CAIRO: The childbearing rate of Egyptian women has been reduced from more than five to 3.5 children per woman in her lifetime, with a rate of 2.4 targeted by 2030, Minister of Population Hala Youssef told Al Kaher wal Nas channel Saturday.
The rate was three children per woman in 2008, but Egypt’s population increased by three million since the January 25 Revolution in 2011, totaling 87 million inside Egypt.
“We will continue with [birth control] campaigns, but at the same time we will pay attention to new messages that were not conveyed to the people before. We told people not to conceive. No, we want to tell people to educate their children, keep them enrolled in schools,” Youssef said.
A March report by the Ministry of Population stated early marriage and lack of education as factor to overpopulation, citing that an estimated 500,000 girls between 15 and 19 years of age have been married.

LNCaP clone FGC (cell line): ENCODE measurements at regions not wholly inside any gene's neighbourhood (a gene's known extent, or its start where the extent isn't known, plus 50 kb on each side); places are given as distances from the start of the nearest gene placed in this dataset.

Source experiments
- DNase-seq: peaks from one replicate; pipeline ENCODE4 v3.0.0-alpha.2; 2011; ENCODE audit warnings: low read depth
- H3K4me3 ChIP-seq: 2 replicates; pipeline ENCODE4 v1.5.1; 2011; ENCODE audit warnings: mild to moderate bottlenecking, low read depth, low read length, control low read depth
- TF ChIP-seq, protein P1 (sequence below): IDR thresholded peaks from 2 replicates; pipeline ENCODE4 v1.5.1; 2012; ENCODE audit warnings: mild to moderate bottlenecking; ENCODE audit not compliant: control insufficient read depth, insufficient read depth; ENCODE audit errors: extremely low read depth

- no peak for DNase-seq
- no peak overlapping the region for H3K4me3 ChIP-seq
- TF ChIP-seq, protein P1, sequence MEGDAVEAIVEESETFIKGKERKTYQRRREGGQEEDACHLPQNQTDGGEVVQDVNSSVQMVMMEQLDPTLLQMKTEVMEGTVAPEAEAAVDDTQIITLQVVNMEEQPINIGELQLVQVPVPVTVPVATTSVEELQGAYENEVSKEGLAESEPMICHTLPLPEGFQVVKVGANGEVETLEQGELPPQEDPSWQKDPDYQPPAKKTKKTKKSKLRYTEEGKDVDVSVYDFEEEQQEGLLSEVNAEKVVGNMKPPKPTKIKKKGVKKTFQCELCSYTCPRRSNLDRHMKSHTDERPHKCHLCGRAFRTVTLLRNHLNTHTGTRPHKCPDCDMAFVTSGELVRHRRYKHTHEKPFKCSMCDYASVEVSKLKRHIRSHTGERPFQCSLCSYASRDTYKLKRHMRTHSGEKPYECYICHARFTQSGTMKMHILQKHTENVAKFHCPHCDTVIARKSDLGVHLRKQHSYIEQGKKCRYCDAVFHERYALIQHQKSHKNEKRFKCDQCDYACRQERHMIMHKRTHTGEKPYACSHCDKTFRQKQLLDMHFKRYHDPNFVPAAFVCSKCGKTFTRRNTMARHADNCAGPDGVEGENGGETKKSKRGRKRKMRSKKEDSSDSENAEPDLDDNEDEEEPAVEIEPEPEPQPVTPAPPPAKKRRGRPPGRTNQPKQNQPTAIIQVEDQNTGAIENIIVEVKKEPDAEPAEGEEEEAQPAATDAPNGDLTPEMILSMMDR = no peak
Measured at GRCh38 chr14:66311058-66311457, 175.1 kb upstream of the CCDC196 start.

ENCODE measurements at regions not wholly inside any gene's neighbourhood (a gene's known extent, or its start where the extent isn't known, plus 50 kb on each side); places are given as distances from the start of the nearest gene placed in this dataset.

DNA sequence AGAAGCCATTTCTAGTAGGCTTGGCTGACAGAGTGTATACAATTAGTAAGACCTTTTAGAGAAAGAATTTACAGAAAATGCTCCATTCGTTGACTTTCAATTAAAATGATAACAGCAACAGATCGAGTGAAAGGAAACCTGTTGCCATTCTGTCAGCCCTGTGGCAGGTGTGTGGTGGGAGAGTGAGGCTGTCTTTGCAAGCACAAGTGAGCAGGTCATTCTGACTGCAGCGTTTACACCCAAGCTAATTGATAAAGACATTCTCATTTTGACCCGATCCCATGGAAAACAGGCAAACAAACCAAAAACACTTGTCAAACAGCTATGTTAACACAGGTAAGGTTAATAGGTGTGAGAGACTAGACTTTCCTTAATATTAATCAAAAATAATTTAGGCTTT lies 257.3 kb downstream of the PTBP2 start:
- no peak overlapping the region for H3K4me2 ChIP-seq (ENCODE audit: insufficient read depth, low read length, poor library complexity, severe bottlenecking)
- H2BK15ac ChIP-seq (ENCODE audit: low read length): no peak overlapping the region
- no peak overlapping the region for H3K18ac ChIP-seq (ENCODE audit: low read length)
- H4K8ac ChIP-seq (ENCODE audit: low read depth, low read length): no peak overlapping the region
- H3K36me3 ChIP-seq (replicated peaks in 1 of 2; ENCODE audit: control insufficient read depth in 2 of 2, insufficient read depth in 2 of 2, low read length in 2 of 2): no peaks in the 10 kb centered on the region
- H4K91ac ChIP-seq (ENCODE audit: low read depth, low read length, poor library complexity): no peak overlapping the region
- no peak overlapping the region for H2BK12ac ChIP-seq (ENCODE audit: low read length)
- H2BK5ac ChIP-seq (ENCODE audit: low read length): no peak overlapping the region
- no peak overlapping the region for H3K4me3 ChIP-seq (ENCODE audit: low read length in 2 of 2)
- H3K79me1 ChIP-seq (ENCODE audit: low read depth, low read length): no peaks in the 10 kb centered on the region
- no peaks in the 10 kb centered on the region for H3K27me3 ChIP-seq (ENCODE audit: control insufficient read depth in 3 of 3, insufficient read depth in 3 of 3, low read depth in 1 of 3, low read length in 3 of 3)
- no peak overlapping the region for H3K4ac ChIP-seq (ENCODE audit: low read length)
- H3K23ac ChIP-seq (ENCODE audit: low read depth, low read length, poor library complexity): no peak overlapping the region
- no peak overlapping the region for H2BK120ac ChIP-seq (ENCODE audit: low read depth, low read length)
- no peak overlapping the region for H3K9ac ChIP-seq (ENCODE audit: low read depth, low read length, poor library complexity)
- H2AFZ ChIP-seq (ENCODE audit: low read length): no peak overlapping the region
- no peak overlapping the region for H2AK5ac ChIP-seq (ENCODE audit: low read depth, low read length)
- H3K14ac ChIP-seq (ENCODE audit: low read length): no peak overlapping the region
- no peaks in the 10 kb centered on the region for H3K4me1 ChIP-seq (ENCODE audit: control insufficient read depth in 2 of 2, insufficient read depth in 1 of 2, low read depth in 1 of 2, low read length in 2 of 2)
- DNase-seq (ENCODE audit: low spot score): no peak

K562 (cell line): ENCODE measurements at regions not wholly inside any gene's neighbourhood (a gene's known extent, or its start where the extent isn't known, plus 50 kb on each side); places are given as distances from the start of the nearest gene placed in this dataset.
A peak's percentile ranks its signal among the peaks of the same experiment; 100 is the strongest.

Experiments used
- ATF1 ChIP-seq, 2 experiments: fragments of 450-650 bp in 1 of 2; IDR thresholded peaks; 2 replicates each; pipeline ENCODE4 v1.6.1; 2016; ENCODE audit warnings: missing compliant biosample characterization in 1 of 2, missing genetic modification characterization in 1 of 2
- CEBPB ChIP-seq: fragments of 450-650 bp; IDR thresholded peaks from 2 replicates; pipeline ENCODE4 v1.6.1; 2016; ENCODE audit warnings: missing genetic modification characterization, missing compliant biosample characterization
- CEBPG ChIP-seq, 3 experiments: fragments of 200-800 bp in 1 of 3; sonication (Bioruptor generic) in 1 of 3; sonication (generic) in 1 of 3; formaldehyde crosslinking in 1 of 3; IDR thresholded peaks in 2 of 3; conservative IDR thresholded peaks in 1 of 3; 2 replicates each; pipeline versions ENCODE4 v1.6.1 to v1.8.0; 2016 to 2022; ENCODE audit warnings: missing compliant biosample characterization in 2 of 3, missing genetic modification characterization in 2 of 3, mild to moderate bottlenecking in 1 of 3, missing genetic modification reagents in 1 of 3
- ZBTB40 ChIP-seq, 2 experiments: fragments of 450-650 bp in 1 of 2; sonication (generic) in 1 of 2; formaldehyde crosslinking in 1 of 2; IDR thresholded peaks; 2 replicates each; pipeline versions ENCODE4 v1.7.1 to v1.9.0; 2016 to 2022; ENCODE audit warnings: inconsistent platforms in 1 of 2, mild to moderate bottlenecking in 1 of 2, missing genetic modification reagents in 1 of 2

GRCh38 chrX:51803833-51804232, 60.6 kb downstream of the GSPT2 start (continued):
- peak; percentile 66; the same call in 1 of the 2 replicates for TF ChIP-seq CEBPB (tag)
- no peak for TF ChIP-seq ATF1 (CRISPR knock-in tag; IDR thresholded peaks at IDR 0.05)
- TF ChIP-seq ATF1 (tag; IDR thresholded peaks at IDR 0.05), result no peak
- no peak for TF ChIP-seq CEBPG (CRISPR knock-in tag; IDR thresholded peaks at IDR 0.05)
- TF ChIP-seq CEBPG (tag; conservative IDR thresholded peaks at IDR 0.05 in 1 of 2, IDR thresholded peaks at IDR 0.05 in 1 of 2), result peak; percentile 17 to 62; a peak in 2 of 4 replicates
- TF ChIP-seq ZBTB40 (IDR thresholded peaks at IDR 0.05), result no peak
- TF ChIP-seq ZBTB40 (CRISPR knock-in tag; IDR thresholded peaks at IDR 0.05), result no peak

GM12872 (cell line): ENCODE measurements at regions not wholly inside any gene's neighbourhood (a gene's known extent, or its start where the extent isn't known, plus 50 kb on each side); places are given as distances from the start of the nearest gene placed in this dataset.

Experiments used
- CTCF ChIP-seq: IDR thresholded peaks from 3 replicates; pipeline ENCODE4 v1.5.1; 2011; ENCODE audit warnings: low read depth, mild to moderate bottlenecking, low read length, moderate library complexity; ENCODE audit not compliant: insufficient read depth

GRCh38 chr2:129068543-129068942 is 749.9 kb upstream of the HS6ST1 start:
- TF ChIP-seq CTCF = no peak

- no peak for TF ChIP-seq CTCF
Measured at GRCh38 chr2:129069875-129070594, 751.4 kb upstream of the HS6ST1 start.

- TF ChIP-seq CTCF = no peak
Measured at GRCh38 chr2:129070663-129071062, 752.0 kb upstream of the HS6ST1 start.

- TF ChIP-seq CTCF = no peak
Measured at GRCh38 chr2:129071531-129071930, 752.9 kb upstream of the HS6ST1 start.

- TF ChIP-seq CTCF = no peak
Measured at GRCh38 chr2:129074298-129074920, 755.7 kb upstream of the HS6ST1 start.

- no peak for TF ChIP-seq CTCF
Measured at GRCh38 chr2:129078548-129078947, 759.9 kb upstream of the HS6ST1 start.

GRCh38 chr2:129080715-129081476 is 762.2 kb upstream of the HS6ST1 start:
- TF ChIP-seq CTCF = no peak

In 2008, Egypt rose the marriageable age for females to 18, the same age for males. Marriage under the age of 18 is considered child marriage by UNICEF.
Other than birth control and trying to expand the gap between each birth, the ministry aims to reduce the effects of overpopulation by geographical redistribution with the help of the government, as the strategy needs a national development plan, Youssef told Al Kaher Wal Nas.
From February 2014 to August 2014, one million babies were born at a rate of 3.9 births per minutes, according to the State Information Service. If the rate continues as it is, however, Egypt’s population would reach 120 million in 2030, according to a March report by the Ministry of Population.